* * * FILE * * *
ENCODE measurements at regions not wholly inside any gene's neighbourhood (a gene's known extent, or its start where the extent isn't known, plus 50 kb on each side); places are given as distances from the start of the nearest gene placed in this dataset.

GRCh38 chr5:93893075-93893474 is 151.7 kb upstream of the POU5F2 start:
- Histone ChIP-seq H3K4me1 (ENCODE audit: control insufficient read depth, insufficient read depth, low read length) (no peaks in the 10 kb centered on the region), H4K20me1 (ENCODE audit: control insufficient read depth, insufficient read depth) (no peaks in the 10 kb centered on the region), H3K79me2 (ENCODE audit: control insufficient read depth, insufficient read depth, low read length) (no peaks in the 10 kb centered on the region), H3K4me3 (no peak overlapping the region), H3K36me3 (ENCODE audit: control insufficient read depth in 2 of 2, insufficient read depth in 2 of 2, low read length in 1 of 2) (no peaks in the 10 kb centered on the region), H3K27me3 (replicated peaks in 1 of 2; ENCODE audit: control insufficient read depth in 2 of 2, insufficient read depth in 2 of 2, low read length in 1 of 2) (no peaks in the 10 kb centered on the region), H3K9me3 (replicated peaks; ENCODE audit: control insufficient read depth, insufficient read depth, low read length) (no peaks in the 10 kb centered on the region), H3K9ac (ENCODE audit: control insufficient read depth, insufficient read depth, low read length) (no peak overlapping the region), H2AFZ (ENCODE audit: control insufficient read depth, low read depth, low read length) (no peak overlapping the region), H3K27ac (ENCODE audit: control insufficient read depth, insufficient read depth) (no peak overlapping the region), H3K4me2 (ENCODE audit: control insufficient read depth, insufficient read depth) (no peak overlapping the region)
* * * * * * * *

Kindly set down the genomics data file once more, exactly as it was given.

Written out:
ENCODE measurements at regions not wholly inside any gene's neighbourhood (a gene's known extent, or its start where the extent isn't known, plus 50 kb on each side); places are given as distances from the start of the nearest gene placed in this dataset.

GRCh38 chr5:93893075-93893474 is 151.7 kb upstream of the POU5F2 start:
- Histone ChIP-seq H3K4me1 (ENCODE audit: control insufficient read depth, insufficient read depth, low read length) (no peaks in the 10 kb centered on the region), H4K20me1 (ENCODE audit: control insufficient read depth, insufficient read depth) (no peaks in the 10 kb centered on the region), H3K79me2 (ENCODE audit: control insufficient read depth, insufficient read depth, low read length) (no peaks in the 10 kb centered on the region), H3K4me3 (no peak overlapping the region), H3K36me3 (ENCODE audit: control insufficient read depth in 2 of 2, insufficient read depth in 2 of 2, low read length in 1 of 2) (no peaks in the 10 kb centered on the region), H3K27me3 (replicated peaks in 1 of 2; ENCODE audit: control insufficient read depth in 2 of 2, insufficient read depth in 2 of 2, low read length in 1 of 2) (no peaks in the 10 kb centered on the region), H3K9me3 (replicated peaks; ENCODE audit: control insufficient read depth, insufficient read depth, low read length) (no peaks in the 10 kb centered on the region), H3K9ac (ENCODE audit: control insufficient read depth, insufficient read depth, low read length) (no peak overlapping the region), H2AFZ (ENCODE audit: control insufficient read depth, low read depth, low read length) (no peak overlapping the region), H3K27ac (ENCODE audit: control insufficient read depth, insufficient read depth) (no peak overlapping the region), H3K4me2 (ENCODE audit: control insufficient read depth, insufficient read depth) (no peak overlapping the region)